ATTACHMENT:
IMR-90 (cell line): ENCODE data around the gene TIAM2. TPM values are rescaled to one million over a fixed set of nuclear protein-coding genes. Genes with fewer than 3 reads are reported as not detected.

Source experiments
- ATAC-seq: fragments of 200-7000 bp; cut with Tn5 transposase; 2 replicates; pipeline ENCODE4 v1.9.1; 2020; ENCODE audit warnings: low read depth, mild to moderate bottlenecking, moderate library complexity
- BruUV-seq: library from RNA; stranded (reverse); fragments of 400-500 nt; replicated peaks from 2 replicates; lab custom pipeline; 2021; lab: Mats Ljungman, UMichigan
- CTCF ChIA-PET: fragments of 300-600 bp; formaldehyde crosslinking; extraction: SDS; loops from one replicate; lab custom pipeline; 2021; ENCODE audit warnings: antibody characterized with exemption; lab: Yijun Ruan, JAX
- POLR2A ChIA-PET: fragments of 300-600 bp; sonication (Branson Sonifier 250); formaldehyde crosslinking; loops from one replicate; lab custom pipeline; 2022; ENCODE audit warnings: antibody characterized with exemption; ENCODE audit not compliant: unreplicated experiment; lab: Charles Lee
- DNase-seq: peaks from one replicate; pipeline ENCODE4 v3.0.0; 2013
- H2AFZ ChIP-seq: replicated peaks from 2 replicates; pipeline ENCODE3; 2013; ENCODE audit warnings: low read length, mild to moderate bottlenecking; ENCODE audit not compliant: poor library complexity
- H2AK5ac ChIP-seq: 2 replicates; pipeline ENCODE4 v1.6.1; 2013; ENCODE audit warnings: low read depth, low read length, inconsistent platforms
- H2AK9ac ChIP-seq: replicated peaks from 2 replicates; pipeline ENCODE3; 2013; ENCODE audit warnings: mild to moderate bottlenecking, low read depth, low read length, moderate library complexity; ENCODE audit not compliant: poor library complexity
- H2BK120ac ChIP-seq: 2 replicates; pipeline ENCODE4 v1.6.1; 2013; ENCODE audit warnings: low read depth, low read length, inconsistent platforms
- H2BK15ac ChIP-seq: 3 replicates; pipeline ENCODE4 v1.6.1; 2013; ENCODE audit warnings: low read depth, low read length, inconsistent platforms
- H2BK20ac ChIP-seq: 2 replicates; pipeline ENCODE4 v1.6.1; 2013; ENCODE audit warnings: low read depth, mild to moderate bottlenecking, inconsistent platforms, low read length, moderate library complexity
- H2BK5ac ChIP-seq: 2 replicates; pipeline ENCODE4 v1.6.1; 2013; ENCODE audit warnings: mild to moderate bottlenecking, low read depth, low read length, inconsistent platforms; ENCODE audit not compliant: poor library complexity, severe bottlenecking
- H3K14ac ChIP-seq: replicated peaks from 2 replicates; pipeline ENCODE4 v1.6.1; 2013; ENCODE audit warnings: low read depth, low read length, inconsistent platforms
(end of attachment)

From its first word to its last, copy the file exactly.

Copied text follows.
IMR-90 (cell line): ENCODE data around the gene TIAM2. TPM values are rescaled to one million over a fixed set of nuclear protein-coding genes. Genes with fewer than 3 reads are reported as not detected.

Source experiments
- ATAC-seq: fragments of 200-7000 bp; cut with Tn5 transposase; 2 replicates; pipeline ENCODE4 v1.9.1; 2020; ENCODE audit warnings: low read depth, mild to moderate bottlenecking, moderate library complexity
- BruUV-seq: library from RNA; stranded (reverse); fragments of 400-500 nt; replicated peaks from 2 replicates; lab custom pipeline; 2021; lab: Mats Ljungman, UMichigan
- CTCF ChIA-PET: fragments of 300-600 bp; formaldehyde crosslinking; extraction: SDS; loops from one replicate; lab custom pipeline; 2021; ENCODE audit warnings: antibody characterized with exemption; lab: Yijun Ruan, JAX
- POLR2A ChIA-PET: fragments of 300-600 bp; sonication (Branson Sonifier 250); formaldehyde crosslinking; loops from one replicate; lab custom pipeline; 2022; ENCODE audit warnings: antibody characterized with exemption; ENCODE audit not compliant: unreplicated experiment; lab: Charles Lee
- DNase-seq: peaks from one replicate; pipeline ENCODE4 v3.0.0; 2013
- H2AFZ ChIP-seq: replicated peaks from 2 replicates; pipeline ENCODE3; 2013; ENCODE audit warnings: low read length, mild to moderate bottlenecking; ENCODE audit not compliant: poor library complexity
- H2AK5ac ChIP-seq: 2 replicates; pipeline ENCODE4 v1.6.1; 2013; ENCODE audit warnings: low read depth, low read length, inconsistent platforms
- H2AK9ac ChIP-seq: replicated peaks from 2 replicates; pipeline ENCODE3; 2013; ENCODE audit warnings: mild to moderate bottlenecking, low read depth, low read length, moderate library complexity; ENCODE audit not compliant: poor library complexity
- H2BK120ac ChIP-seq: 2 replicates; pipeline ENCODE4 v1.6.1; 2013; ENCODE audit warnings: low read depth, low read length, inconsistent platforms
- H2BK15ac ChIP-seq: 3 replicates; pipeline ENCODE4 v1.6.1; 2013; ENCODE audit warnings: low read depth, low read length, inconsistent platforms
- H2BK20ac ChIP-seq: 2 replicates; pipeline ENCODE4 v1.6.1; 2013; ENCODE audit warnings: low read depth, mild to moderate bottlenecking, inconsistent platforms, low read length, moderate library complexity
- H2BK5ac ChIP-seq: 2 replicates; pipeline ENCODE4 v1.6.1; 2013; ENCODE audit warnings: mild to moderate bottlenecking, low read depth, low read length, inconsistent platforms; ENCODE audit not compliant: poor library complexity, severe bottlenecking
- H3K14ac ChIP-seq: replicated peaks from 2 replicates; pipeline ENCODE4 v1.6.1; 2013; ENCODE audit warnings: low read depth, low read length, inconsistent platforms